Brucellosis regulation in livestock has politically fraught history

Feb. 9—The history of brucellosis, now one of the most heavily regulated infectious diseases within agricultural current sectors, may illuminate more about the political climate related to COVID-19.

During a lecture Tuesday as part of the University of Idaho’s weekly Malcolm Renfrew Interdisciplinary Colloquium, Kerri Clement, a postdoctoral fellow in UI’s History Department, detailed how the disease contributed to anti-government sentiments in agricultural communities following World War II.

“Agricultural producers in the late 1800s and early 1900s really began to pay attention to the disease because it can affect cattle,” Clement said. “But wild animals can pass it to pretty much any mammal.”

The bacterial infection, which is rare among humans in the US, has been found in bison and elk within Yellowstone National Park and in animals around the globe.

With the hopes of eliminating brucellosis from its herds, the Montana Stockgrowers Association sought local control and pushed for what was called a livestock sanitary board in 1907. According to Clement, the association was one of the most powerful political organizations in Montana at the time.

“As scientific attention on the disease grew, the bacterial infection itself would prove to be a difficult opponent,” she said. “In many ways, the fight over brucellosis regulations would demonstrate how the Montana Growers Association would face challenges to its strong power dynamics within both the political and economic sectors in the state.”

After World War II, national efforts to fight brucellosis in the US grew rapidly. The country shifted from simply hoping to control brucellosis to wishing to eradicate it.

There were huge pushes at the federal level to create and implement what was perceived as draconian regulations to control the disease, Clement said.

“What ends up happening is the cattlemen within the state of Montana begin to push back against that,” Clement said. “In many ways, the opposition those cattlemen exhibited reflects later anti-statism ideology and activism, for example, that would be seen potentially in the Sagebrush Rebellion of the 1870s and 1880s.”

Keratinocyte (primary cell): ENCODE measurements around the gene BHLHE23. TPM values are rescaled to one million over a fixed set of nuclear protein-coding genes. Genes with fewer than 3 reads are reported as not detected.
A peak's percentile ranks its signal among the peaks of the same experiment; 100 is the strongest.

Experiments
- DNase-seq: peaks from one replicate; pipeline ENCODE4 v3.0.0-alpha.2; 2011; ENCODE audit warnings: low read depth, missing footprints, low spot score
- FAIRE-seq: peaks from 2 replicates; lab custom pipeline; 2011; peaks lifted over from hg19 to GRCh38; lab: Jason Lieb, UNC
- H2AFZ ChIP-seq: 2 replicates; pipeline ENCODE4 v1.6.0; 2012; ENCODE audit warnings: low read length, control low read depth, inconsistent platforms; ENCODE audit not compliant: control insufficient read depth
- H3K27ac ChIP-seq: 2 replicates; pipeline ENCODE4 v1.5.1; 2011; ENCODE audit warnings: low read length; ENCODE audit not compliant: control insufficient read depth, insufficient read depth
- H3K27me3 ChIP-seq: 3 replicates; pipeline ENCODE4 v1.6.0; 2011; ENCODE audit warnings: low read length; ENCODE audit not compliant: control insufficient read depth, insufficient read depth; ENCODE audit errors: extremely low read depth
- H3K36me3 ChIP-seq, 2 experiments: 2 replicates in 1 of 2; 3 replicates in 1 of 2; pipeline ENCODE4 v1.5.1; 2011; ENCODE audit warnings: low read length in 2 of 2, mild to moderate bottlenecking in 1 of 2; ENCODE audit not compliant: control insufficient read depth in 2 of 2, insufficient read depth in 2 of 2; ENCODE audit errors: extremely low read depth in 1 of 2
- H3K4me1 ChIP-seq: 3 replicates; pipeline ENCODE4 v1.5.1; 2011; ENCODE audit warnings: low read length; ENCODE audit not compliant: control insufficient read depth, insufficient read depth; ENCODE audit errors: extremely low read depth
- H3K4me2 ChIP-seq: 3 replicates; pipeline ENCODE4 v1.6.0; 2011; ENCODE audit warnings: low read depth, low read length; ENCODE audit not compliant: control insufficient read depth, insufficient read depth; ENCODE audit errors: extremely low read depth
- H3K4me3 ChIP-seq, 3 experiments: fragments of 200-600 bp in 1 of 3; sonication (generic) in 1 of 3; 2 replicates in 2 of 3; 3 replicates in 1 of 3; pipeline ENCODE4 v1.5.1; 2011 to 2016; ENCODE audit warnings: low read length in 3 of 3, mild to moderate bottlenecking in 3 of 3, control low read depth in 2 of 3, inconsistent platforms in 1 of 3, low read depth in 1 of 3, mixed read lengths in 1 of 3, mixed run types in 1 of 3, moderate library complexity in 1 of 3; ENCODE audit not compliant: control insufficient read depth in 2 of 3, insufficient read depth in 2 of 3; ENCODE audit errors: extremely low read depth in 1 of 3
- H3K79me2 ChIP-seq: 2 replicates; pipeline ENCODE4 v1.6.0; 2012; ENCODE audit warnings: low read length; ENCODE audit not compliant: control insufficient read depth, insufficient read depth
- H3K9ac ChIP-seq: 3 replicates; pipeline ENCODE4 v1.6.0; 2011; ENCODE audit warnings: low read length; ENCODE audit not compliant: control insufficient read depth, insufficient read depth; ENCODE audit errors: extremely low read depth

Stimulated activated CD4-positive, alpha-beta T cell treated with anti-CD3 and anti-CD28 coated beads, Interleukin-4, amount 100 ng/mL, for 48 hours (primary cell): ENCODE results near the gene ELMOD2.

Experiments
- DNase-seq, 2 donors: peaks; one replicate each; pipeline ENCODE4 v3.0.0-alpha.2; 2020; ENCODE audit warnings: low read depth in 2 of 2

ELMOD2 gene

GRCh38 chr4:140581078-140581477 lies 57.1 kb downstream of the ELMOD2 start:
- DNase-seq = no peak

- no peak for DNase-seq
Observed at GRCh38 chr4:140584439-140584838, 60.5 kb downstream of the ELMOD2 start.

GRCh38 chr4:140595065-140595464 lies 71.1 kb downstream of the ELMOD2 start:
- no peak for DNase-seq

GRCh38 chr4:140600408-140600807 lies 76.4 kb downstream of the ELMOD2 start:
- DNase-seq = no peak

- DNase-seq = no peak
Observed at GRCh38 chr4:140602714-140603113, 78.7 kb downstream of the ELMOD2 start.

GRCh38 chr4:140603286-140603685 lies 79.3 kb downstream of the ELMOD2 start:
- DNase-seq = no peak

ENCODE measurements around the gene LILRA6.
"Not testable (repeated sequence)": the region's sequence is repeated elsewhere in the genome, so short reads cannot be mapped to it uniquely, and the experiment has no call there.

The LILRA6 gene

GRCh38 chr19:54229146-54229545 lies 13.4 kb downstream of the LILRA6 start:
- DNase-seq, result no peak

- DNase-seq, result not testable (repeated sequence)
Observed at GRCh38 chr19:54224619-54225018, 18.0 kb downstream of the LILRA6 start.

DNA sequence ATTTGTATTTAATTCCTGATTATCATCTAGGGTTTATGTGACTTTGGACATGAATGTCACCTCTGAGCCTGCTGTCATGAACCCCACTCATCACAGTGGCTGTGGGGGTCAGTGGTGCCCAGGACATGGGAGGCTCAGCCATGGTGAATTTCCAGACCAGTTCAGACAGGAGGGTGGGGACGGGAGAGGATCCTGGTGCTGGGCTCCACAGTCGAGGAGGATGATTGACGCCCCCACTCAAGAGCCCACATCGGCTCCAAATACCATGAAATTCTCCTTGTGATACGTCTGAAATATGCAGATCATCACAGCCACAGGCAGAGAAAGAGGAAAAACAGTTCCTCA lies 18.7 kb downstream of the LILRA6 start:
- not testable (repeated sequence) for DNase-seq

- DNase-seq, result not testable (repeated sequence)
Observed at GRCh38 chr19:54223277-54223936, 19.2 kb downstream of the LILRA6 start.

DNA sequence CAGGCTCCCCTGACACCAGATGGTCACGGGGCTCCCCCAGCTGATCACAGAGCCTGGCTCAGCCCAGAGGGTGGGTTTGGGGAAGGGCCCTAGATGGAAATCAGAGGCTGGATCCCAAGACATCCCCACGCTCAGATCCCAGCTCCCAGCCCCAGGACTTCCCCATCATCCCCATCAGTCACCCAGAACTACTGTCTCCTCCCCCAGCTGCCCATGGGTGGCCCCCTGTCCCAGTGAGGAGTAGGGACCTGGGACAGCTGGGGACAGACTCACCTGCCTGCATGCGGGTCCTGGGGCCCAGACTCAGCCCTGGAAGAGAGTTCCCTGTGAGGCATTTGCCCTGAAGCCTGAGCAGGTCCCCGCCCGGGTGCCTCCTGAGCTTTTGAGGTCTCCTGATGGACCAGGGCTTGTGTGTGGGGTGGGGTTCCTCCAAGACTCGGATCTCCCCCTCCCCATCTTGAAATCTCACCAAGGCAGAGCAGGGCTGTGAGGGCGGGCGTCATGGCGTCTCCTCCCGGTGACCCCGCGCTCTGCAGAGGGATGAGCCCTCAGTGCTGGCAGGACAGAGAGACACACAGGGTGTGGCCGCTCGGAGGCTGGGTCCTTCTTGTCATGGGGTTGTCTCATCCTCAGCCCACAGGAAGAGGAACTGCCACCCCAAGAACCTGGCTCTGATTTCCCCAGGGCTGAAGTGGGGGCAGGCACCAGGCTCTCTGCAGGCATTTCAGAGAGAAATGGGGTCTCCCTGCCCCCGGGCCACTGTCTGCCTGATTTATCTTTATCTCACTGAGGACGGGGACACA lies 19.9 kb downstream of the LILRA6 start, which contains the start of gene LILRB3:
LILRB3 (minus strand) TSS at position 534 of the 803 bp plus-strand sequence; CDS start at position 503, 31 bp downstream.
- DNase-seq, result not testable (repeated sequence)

The Sagebrush Rebellion was a movement largely in the Western US, including Montana, which supported transferring public land from federal to state control to claim grazing rights and promote economic development.

Sagebrush rebels later contributed to other anti-government movements, such as the Montana militia group in the 1990s.

“As these more draconian measures were implemented, the government and the Montana Stockgrowers Association were essentially placed in a position where they were advocating for them,” Clement said. “These measures included advocating for a brand-new vaccine against brucellosis.”

She says stockmen had severe doubts about whether the new vaccine was sustainable.

Livestock officials wanted the cattle to comply with the regulations which included mandatory vaccine requirements, testing and slaughter.

“Test and slaughter meant test for the disease and if the animal counted as a positive case it was slaughtered,” Clement said. “In some cases, the entire herd was slaughtered.”

More information about the Malcolm Renfrew Interdisciplinary Colloquium can be found on UI’s website.

Palermo can be reached at or on Twitter @apalermotweets.

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